Andrei Illarionov, economic adviser to President Vladimir Putin for five years until the end of 2005, said that he was "puzzled" by comments from Tony Blair that Downing Street would not block a takeover of Centrica by state-owned Gazprom.
"It would be no different to selling Centrica to the Russian state," he told reporters after addressing a conference in London. "It would be like selling the electricity grid to Iran or Saudi Arabia ... state-owned companies do pose a threat to security of supply. They do not necessarily behave according to market rules."
After Gazprom stated its interest in buying Centrica earlier this year, Mr Blair made clear that he would not intervene, leaving scrutiny of any deal to the competition authorities. Gazprom produces and supplies around a quarter of Europe's gas, while Centrica owns British Gas, the leading UK domestic gas distributor.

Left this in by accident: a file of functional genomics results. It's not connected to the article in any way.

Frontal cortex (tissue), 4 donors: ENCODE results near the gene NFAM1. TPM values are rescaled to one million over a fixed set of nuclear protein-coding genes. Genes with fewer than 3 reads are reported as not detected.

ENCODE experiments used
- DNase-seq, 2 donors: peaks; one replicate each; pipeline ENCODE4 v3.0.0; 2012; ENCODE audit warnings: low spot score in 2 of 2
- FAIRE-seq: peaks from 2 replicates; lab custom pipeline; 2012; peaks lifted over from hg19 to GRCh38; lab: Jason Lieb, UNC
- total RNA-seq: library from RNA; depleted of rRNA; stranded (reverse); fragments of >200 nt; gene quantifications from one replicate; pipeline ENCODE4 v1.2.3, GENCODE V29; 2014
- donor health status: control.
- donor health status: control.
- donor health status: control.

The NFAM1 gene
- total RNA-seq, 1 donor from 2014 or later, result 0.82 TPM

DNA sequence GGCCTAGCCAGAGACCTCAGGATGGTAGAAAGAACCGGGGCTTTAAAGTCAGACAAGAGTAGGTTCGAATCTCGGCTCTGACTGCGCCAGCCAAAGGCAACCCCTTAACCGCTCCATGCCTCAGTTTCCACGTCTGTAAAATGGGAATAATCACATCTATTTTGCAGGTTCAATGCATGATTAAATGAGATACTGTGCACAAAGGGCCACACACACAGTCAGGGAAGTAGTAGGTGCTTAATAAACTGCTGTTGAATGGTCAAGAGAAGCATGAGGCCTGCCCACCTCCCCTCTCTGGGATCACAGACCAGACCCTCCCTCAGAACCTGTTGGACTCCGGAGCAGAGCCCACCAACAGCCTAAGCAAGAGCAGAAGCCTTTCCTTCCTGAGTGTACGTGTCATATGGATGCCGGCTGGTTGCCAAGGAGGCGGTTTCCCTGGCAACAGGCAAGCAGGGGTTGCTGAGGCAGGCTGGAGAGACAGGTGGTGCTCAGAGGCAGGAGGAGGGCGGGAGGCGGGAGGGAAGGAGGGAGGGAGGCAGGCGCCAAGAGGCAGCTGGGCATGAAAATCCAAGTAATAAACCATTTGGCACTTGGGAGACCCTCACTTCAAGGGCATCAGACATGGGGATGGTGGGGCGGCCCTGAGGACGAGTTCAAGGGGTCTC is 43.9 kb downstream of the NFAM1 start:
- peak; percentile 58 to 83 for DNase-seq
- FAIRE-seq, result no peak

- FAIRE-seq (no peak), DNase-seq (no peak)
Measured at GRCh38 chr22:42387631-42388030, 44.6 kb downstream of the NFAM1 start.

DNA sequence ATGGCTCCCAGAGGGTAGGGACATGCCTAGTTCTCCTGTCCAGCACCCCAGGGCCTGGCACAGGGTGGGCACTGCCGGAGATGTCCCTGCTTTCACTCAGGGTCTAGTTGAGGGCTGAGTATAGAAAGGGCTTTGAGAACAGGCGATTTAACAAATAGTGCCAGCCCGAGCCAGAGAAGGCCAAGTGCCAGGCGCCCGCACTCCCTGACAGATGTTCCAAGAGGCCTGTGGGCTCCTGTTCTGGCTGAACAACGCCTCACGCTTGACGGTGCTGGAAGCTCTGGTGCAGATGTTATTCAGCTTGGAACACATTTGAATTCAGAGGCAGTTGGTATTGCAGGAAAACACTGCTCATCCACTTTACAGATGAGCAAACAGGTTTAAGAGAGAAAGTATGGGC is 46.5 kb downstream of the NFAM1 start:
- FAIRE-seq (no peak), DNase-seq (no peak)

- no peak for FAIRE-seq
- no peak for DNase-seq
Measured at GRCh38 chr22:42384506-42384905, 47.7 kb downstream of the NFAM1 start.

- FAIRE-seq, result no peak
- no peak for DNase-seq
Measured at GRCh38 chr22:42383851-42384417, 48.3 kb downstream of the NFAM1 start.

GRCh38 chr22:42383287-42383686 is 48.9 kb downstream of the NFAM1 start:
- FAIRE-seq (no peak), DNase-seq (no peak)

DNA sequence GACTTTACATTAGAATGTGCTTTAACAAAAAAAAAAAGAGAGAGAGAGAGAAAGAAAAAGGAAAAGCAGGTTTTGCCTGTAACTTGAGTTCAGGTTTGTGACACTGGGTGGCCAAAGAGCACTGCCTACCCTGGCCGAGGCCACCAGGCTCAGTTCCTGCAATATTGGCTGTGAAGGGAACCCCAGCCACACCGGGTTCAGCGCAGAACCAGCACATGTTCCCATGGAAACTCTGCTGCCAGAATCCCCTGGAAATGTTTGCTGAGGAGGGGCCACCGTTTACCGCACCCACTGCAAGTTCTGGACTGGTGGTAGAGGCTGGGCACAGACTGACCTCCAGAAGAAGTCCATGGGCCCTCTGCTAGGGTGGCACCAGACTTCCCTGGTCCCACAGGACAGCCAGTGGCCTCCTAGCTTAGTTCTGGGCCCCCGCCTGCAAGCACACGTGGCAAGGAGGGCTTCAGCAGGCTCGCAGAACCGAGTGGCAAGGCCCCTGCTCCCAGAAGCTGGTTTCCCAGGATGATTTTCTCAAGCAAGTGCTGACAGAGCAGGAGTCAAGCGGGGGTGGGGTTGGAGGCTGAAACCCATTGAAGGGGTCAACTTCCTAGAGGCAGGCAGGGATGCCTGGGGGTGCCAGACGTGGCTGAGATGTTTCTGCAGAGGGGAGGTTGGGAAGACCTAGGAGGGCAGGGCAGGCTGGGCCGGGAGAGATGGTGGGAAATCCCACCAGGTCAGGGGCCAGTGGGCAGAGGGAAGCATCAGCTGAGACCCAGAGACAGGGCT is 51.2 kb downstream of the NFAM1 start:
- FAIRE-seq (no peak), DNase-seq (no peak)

"The principle of government is to have government control of your territory. This [deal] would be having another state next to your door. It would be a clear challenge to the monopoly of power," said Mr Illarionov, who has become a leading critic of president Putin.
Turning to the upcoming flotation of Russia's Rosneft energy giant in London, he said the $8bn (£4.3bn) fundraising should be shunned by investors. The company, to be valued at $60bn, includes key assets that were seized from Russian private group Yukos after it fell foul of the Kremlin.
"The London Stock Exchange will be used for distributing stolen assets... It is a crime."
He added that the listing of Rosneft would be reversed by a future Russian government, with the shares returned to Russia.
- More about:
- Vladimir Putin